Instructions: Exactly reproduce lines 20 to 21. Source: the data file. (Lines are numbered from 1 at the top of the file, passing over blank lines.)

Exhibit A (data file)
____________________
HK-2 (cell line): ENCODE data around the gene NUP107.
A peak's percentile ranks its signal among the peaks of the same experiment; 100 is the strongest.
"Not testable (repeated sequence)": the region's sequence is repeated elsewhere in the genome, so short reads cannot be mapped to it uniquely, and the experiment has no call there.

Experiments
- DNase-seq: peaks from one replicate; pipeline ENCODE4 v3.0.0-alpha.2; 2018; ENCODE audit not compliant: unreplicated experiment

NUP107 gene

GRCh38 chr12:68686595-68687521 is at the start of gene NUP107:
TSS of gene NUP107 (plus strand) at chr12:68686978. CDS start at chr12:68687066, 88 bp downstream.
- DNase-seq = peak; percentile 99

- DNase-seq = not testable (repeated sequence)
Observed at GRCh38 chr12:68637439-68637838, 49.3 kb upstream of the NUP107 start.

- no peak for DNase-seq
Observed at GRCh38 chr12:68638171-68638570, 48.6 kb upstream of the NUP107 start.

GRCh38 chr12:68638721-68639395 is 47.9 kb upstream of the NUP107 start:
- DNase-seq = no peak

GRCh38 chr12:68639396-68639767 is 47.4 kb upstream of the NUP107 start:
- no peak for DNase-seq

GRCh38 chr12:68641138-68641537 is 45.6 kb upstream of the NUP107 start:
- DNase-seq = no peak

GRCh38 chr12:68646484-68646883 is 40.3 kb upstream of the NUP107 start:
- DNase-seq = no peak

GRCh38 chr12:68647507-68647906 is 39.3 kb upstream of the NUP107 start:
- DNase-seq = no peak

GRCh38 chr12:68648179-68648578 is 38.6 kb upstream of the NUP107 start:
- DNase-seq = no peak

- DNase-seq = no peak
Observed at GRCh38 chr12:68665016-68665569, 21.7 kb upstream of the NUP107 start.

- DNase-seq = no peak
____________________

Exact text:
GRCh38 chr12:68646484-68646883 is 40.3 kb upstream of the NUP107 start:
- DNase-seq = no peak